The Duke of Edinburgh's title reverted back to the British crown when Prince Alfred died in 1900 without a surviving son. His only son, also named Alfred, took his own life in 1899. The Dukedom of Saxe-Coburg and Gotha was inherited by his nephew, Prince Charles of Albany, the maternal grandfather of King Carl XVI Gustaf of Sweden. 

Prince Philip, Duke of Edinburgh
HRH Prince Philip, Duke of Edinburgh

The Duke of Edinburgh's title in the British royal family has been created three times. The first creation was in 1726 during the reign of King George I, the first of the Hanoverian kings in the UK. 

He created the title for his grandson, Prince Frederick, the eldest son of the future King George II. Frederick would become Prince of Wales in 1729, however, he still held the Duke of Edinburgh title. Frederick did not become a king. 

He predeceased his father, George II, in 1751. It was his eldest son who would later mount the British throne as George III, the grandfather of Queen Victoria. George III also held the Duke of Edinburgh title but never actually used it (just like King Charles) because he became the Prince of Wales a month after his father's death.

George III granted the dukedom of Edinburgh to his younger brother, Prince William Henry (1743-1805), in addition to the Duke of Gloucester title, in 1764. It passed to William's son, William Frederick (1776-1834). William married his first cousin, Princess Mary, the fourth daughter of his uncle, George III, but the marriage was childless.

Duke of Edinburgh title holders
Duke of Edinburgh title was created three times for Prince Frederick, Prince Alfred, and Prince Philip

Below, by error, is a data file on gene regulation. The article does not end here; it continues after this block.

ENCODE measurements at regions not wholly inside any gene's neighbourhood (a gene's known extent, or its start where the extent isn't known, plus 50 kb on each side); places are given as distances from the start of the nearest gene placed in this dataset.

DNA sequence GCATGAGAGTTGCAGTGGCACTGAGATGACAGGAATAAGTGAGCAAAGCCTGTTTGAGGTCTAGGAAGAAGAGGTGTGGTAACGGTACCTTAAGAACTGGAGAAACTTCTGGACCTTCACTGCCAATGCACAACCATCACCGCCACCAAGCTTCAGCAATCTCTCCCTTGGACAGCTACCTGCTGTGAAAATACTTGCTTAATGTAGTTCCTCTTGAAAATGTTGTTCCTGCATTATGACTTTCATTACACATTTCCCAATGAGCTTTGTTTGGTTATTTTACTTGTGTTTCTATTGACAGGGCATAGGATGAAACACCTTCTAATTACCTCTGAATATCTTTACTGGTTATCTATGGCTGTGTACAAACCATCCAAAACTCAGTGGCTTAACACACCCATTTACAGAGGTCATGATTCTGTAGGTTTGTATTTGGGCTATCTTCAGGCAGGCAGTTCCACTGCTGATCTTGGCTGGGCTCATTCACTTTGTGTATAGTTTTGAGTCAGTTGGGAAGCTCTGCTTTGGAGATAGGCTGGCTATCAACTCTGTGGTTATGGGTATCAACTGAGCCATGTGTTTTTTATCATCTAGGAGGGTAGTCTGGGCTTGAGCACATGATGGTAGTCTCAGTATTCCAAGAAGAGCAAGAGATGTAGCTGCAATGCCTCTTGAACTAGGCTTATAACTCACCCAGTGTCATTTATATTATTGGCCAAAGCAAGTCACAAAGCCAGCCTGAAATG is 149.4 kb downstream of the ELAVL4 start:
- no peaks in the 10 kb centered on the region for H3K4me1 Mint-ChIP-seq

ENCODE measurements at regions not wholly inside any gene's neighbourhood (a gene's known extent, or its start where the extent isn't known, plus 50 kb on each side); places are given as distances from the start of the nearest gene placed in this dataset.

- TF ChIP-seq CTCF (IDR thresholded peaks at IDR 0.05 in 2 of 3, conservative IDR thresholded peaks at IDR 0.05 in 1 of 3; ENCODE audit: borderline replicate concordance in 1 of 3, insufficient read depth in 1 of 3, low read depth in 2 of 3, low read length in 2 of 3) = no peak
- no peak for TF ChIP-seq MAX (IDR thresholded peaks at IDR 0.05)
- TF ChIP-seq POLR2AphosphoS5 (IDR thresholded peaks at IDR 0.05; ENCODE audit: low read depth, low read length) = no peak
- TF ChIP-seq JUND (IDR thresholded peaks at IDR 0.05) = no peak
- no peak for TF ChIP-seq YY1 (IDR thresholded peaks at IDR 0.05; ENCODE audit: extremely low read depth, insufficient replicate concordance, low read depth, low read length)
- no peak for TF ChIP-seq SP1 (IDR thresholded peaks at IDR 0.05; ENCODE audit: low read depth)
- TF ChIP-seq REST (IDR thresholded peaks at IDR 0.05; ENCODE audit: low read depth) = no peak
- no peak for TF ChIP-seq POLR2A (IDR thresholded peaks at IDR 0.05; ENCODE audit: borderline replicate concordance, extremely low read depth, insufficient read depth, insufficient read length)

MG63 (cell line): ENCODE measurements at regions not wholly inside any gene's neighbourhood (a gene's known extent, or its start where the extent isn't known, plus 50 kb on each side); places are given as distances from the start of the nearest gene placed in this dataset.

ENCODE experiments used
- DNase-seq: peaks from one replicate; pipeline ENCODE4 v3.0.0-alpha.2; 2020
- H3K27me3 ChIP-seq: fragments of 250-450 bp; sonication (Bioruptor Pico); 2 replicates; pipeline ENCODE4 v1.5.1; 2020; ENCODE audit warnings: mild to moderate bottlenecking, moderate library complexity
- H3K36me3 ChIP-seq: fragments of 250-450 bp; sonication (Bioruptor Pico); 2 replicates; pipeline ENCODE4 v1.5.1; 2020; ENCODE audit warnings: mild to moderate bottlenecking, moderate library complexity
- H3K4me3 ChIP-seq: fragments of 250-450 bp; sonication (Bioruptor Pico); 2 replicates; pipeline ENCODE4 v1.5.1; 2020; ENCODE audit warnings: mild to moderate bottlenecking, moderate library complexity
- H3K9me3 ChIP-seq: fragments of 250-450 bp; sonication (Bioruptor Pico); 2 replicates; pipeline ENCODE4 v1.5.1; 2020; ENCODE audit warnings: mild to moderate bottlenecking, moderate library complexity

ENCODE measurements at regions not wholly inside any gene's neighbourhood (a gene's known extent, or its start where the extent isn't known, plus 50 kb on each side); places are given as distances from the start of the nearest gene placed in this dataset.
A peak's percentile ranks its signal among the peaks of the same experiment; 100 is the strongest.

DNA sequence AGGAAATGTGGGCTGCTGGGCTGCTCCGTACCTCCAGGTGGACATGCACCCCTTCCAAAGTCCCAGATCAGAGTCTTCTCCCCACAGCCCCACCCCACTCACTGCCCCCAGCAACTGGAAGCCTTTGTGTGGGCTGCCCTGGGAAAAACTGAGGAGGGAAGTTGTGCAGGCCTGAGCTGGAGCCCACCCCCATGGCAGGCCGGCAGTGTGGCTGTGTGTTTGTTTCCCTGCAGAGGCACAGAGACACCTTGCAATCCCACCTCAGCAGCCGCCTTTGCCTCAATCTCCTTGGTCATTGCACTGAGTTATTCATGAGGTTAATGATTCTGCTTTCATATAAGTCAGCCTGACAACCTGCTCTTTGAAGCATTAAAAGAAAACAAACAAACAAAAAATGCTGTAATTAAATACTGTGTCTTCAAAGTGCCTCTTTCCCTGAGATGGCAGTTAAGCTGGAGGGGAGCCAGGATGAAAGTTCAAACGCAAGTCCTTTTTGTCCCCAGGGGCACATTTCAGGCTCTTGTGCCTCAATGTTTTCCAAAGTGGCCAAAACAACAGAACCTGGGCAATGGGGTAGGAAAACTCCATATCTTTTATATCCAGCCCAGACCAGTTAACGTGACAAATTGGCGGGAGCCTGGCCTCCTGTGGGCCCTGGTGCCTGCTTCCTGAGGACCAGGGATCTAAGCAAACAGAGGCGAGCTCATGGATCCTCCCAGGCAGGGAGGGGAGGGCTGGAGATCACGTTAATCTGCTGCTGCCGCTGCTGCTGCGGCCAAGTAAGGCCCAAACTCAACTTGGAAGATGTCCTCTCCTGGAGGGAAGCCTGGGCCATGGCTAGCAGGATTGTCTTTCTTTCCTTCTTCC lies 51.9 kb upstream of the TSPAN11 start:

1. Frederick (1707-1751) - Duke of Edinburgh 1726-1751 (first creation)
  2. George (1731-1820) - Duke of Edinburgh 1751-1760 but only in papers, he actually did not use the title because he became the Prince of Wales at the same time.
  3. William (1743-1805) - Duke of Gloucester and Edinburgh 1764-1805
  4. William (1776-1834) - Duke of Gloucester and Edinburgh 1805-1834. The Swedish throne was offered to him because Charles XIII of Sweden had no sons, but the British government did not allow it, so the Swedish king nominated Jean Baptiste-Bernadotte, a French Marshal, to be his heir. Bernadotte became King Charles XIV John.
  5. Alfred (1844-1900) - Duke of Edinburgh 1866-1900 (second creation)
  6. Philip (1921-2021) - Duke of Edinburgh 1947-2021 (third creation)
  7. Charles (1948) - in papers he became Duke of Edinburgh between April 9, 2021, to September 8, 2022, but he never actually used it. The title reverted back to the crown after the Queen's death and the king did not bestow it to his eldest son.